Teams are worried about the fine details of the plan, however. The reform calls for the WorldTour to shrink from 18 teams to 15. It outlines a qualification system based on a season-long points rankings that would replace the current WorldTour ranking. Licenses would be distributed based on each team’s rankings. The UCI has also proposed a relegation/promotion system similar to that of European soccer leagues, in which the lowest-ranked teams in the sport’s highest tier are relegated to a lower tier.
Pro Continental teams would be reorganized as “Pro Teams” that would race on a parallel calendar. The top five teams could earn guaranteed grand tour berths over a 12-month qualifying period. Race organizers would still have two “wild card” invitations for the major races. That’s certainly good news for smaller teams trying to elbow onto a grand tour start list.
Details remain opaque and more of the fine print is expected to be revealed Wednesday in Madrid.
The UCI’s reform push comes as teams were already bristling at rules imposed this season that reduced team rosters from nine to eight for grand tours and from eight to seven for other races. Though the impact on racing dynamics is debatable, teams said it forced them to squeeze their rosters and reduce the numbers of riders.
Speaking to VeloNews during the Vuelta a España, Sky principal Dave Brailsford said his team is likely to reduce its roster for 2019 and questioned the logic behind the rule changes.
“People’s solution seems to be to reduce the sport, the number of competitors, reduce the number of race days, caps — it’s all about reduction,” Brailsford said. “I just don’t buy it. My view would be let’s work together to get the smaller teams more money and grow toward the bigger teams. Make the sport bigger — the reductionist view does not sit happily with me.”
The tug-of-war between the teams, the UCI and race organizers is nothing new. Many of the same questions that Plugge and Brailsford have raised have been debated for decades. The UCI, under three previous presidents from Hein Verbruggen to Pat McQuaid to Brian Cookson, were unable to challenge the economic status quo.
Race organizers foot most of the bills to run the events but gain nearly all of the financial benefits. Without stadiums to sell tickets, organizers derive income from TV rights, sponsorships, and fees charged to host cities. Most races don’t make much money, with the exception of the ASO-owned Tour de France. Estimates vary, but profits are said to between $40 million to $100 million annually.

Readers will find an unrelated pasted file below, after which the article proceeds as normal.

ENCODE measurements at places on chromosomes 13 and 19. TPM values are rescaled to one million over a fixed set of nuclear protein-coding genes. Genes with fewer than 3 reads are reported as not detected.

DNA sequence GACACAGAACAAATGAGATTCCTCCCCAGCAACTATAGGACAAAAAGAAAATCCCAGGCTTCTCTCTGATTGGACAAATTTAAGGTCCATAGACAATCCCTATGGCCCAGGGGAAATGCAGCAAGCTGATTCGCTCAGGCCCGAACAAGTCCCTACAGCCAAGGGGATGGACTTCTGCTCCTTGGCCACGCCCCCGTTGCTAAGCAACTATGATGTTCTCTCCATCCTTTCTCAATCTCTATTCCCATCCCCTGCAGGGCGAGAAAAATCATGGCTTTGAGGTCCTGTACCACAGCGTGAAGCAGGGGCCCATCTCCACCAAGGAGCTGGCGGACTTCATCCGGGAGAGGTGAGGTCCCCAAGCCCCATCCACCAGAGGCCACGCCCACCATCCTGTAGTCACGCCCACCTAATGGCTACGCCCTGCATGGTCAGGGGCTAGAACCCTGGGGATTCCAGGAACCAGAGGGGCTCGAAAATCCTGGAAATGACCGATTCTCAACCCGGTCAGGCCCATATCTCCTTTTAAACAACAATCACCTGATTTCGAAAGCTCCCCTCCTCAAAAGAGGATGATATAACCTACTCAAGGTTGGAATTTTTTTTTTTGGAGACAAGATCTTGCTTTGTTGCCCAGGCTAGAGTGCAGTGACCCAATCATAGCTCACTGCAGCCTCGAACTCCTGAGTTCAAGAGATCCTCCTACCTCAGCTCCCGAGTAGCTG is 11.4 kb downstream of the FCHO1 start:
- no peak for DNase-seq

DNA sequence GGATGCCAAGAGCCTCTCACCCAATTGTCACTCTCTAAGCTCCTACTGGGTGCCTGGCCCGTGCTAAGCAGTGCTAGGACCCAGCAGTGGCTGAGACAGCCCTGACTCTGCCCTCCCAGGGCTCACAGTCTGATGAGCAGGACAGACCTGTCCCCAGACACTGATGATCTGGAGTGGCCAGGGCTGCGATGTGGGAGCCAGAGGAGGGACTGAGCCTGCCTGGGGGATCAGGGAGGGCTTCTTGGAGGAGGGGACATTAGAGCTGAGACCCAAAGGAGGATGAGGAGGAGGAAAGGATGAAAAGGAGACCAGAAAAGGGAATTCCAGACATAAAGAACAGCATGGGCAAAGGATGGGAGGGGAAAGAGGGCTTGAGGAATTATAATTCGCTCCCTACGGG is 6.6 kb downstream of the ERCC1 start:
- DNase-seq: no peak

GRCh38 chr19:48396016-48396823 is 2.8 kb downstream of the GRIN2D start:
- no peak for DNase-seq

Teams argue they are the ones bringing money to the table. They pay the salaries of the riders as well as underwrite the infrastructure to support the athletes, from team buses to staffers to travel expenses and equipment. Teams say they collectively fork out up to $400 million annually but have little voice in the current power structure.
Previous efforts to try to organize teams around a singular and independent league have not gained much footing. This latest round of reform, however, is galvanizing the teams to take a stronger stand to press for cooperative change.
“The reform should be equal between the stakeholders, not just affecting one stakeholder in favor of another stakeholder,” said Trek-Segafredo general manager Luca Guercilena. “I believe there is a certain unbalance. If I see all the costs the teams have to carry, to see which real power we have, it is really unbalanced.”
The UCI document argues that the reforms will make teams more stable and enhance the financial underpinnings of the sport. The reform document also hints that the larger economic questions will be addressed in the future.
Plugge said he is hopeful the UCI will listen to ideas teams and race organizers offered during the past several weeks leading up to Wednesday’s meeting.
“We gave them the ideas. We said there are good things in there, and there are a lot of things to improve,” Plugge said. “Hopefully the UCI will listen Wednesday. The teams are very united on this. They cannot push something to our side of the table and just expect us to jump when they say jump.”
If the UCI and the teams cannot find some common ground this week, it could set the stage for another ugly power struggle within cycling’s ranks. Plugge said the teams are willing to cooperate and hope it doesn’t come to a standoff.
“We will see how the meeting will go,” Plugge said. “We have to trust the UCI that we can work together. We have to give them a chance to talk to us and present these plans. And then we can make conclusions afterward.”